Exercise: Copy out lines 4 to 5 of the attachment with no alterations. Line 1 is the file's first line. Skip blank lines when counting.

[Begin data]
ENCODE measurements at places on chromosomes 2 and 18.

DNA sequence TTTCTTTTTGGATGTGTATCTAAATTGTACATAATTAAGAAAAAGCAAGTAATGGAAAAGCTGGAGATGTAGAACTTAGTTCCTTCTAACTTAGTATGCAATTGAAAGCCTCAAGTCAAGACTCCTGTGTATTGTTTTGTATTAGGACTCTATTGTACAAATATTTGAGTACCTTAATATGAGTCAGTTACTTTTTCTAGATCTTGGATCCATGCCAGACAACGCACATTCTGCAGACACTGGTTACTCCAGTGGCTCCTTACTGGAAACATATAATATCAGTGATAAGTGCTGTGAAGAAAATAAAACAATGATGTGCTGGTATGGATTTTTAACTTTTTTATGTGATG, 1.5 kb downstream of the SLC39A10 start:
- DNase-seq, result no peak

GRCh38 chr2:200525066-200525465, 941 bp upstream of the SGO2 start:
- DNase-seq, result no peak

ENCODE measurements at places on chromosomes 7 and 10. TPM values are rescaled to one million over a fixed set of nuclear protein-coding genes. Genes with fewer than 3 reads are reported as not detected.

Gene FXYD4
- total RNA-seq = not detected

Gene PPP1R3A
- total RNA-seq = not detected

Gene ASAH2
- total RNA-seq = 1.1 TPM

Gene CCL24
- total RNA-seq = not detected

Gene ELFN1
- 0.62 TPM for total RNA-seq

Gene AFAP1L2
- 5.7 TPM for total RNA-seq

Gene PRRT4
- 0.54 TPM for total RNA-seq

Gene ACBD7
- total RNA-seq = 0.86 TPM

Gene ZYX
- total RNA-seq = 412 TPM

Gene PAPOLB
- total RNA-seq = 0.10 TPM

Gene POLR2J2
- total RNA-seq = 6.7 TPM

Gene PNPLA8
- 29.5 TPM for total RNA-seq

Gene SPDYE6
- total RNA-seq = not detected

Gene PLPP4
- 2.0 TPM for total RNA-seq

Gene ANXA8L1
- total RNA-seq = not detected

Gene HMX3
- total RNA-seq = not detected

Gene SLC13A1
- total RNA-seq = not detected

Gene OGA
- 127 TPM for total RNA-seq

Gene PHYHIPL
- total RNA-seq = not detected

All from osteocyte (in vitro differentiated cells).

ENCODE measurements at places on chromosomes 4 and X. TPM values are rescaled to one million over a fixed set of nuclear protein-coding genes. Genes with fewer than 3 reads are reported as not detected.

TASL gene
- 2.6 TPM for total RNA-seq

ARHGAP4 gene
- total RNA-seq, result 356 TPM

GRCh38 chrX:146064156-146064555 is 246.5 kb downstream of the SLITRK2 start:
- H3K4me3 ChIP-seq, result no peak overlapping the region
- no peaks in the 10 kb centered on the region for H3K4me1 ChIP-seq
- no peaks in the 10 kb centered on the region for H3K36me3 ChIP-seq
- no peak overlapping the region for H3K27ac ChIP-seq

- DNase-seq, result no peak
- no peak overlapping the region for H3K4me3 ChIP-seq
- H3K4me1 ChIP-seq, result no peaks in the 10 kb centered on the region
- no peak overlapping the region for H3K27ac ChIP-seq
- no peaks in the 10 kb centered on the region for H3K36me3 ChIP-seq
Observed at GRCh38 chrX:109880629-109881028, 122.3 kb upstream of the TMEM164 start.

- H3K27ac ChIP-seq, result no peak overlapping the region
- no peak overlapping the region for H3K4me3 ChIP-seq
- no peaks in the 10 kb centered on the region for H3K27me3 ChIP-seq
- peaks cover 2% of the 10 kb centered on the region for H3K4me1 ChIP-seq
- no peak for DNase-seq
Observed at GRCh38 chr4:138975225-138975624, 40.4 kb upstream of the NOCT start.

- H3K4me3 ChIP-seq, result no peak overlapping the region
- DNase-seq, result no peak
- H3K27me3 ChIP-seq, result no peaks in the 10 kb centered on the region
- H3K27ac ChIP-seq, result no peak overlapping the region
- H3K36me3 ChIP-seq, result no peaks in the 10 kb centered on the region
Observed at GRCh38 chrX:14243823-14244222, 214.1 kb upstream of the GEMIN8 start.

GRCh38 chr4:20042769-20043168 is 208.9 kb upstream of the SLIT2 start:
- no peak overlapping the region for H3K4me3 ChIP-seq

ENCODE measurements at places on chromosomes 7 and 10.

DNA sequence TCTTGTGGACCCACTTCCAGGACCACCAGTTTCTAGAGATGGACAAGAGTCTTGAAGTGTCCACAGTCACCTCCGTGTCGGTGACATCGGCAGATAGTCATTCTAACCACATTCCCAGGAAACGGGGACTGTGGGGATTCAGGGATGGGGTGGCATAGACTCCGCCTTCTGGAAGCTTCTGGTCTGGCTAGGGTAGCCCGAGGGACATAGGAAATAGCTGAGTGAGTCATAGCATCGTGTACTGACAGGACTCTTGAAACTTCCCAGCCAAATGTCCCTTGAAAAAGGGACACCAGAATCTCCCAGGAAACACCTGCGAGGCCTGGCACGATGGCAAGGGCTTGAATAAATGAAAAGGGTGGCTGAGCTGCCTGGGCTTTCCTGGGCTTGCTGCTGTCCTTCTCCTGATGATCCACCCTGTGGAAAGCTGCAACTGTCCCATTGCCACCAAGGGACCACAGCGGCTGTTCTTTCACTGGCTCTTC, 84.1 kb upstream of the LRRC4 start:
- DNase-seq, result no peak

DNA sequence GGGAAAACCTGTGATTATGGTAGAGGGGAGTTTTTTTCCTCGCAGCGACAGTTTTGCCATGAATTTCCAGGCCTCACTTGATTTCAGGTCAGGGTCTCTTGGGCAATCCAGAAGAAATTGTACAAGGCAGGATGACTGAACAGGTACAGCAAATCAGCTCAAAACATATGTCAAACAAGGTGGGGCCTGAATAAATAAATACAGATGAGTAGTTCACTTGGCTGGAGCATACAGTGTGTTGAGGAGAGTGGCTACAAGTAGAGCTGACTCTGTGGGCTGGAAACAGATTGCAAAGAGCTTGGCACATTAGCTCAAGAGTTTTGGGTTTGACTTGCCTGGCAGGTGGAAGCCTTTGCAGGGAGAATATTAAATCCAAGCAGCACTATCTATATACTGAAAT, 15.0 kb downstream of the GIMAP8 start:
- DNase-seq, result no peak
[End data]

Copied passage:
GRCh38 chr2:200525066-200525465, 941 bp upstream of the SGO2 start:
- DNase-seq, result no peak